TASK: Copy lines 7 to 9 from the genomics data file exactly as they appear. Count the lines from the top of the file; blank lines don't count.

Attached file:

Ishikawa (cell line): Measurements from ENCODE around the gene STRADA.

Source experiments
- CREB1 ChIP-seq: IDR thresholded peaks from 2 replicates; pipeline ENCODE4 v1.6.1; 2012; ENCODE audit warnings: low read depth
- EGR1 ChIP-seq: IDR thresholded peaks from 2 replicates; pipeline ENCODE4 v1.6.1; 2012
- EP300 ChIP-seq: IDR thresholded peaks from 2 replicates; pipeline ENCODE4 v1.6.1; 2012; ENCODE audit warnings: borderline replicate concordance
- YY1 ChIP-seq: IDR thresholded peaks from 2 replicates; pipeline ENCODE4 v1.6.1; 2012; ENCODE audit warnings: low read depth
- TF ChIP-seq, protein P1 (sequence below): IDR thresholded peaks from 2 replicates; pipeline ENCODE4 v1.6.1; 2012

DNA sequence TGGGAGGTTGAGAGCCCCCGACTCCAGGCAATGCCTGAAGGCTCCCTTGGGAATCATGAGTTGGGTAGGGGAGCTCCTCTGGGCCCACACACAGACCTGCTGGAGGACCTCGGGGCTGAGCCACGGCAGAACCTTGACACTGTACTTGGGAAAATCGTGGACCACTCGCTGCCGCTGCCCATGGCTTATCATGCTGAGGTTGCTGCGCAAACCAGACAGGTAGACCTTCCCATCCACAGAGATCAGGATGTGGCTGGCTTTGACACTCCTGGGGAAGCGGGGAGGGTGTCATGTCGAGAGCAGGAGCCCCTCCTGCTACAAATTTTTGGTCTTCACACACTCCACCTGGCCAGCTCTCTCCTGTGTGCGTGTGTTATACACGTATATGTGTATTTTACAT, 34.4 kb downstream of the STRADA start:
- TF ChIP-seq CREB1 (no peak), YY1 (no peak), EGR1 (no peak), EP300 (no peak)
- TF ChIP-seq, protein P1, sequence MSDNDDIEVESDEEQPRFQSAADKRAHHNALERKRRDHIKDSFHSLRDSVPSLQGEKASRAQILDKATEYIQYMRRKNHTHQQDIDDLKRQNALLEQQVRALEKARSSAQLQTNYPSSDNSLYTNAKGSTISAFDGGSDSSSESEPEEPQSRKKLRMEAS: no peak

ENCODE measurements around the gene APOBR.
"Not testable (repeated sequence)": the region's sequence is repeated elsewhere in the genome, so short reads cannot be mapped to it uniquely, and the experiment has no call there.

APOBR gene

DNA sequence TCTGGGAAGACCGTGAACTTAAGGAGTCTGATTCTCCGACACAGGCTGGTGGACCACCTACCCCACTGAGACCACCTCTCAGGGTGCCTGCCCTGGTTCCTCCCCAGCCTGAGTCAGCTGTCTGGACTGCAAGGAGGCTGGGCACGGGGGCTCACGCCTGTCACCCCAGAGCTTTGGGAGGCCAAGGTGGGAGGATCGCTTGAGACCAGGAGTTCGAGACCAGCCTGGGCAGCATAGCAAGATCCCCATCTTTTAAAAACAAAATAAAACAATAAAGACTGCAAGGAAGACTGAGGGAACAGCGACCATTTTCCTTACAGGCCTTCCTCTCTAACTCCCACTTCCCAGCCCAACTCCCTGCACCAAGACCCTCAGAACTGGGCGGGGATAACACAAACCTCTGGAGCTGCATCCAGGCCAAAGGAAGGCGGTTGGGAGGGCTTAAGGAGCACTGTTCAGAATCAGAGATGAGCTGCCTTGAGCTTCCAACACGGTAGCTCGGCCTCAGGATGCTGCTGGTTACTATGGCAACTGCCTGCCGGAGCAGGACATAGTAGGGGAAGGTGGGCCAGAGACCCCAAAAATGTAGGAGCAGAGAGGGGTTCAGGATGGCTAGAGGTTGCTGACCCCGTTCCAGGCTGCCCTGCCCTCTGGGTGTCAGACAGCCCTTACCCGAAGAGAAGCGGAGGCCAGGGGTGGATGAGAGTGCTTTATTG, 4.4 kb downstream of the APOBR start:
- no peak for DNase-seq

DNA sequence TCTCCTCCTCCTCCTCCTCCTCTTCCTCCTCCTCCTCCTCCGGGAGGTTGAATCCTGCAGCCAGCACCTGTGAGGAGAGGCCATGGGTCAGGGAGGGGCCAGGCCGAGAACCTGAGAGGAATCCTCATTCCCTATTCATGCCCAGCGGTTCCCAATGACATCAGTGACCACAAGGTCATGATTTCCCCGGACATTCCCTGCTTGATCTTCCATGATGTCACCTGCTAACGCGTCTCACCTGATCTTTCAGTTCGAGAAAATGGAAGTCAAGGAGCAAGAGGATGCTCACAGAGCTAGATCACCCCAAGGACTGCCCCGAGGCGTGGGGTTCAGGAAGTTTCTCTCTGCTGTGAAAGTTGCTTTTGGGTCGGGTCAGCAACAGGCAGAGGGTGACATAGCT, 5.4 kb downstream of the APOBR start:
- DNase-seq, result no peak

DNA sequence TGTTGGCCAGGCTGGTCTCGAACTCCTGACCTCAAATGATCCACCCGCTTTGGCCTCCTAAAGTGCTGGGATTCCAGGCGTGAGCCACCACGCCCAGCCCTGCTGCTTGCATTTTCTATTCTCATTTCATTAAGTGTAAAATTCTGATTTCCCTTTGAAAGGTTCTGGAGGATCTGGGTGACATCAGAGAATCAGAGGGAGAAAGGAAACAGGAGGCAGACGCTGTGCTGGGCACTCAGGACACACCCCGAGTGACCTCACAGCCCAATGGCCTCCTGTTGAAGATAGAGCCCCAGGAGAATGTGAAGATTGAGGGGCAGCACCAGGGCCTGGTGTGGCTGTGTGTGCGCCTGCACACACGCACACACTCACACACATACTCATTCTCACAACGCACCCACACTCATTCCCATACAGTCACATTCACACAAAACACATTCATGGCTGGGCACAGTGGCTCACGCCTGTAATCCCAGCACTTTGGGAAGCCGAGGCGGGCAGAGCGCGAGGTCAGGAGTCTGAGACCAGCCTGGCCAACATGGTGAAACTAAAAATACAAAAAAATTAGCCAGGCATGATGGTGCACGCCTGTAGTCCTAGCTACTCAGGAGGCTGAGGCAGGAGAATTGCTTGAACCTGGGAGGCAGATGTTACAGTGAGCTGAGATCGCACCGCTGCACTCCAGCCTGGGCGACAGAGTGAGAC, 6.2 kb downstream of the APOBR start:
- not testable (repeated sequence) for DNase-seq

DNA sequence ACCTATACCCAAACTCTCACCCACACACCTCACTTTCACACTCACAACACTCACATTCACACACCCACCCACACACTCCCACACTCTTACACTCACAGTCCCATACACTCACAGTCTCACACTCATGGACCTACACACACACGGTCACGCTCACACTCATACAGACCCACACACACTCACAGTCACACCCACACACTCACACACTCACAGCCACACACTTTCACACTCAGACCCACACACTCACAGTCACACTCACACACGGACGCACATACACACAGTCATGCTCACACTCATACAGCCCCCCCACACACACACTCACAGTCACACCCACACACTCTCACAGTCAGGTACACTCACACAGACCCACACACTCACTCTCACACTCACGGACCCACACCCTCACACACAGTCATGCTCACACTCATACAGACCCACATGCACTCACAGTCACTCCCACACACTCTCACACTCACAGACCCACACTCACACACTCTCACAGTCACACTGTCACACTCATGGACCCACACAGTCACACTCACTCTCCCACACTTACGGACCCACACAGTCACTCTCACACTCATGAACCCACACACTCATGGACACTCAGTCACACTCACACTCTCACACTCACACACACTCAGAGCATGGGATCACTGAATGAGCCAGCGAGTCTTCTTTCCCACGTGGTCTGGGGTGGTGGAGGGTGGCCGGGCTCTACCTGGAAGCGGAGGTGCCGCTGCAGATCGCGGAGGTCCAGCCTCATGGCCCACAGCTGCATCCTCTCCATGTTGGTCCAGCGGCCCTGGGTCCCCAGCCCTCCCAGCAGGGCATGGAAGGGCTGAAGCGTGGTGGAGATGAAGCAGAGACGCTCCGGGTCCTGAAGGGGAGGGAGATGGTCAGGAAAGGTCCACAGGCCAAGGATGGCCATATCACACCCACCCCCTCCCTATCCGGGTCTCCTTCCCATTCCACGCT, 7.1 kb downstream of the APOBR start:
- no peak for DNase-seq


- TF ChIP-seq, protein P1 (sequence below): IDR thresholded peaks from 2 replicates; pipeline ENCODE4 v1.6.1; 2012

DNA sequence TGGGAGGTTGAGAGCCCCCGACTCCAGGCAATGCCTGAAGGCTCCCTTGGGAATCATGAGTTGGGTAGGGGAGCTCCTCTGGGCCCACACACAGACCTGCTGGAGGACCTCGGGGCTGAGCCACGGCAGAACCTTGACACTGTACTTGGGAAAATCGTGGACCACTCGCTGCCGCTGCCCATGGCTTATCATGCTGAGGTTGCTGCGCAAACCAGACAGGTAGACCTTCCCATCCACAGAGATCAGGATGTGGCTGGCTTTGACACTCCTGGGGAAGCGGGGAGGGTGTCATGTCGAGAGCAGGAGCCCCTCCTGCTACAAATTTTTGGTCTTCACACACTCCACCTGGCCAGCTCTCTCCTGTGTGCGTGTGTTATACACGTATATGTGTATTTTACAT, 34.4 kb downstream of the STRADA start:
- TF ChIP-seq CREB1 (no peak), YY1 (no peak), EGR1 (no peak), EP300 (no peak)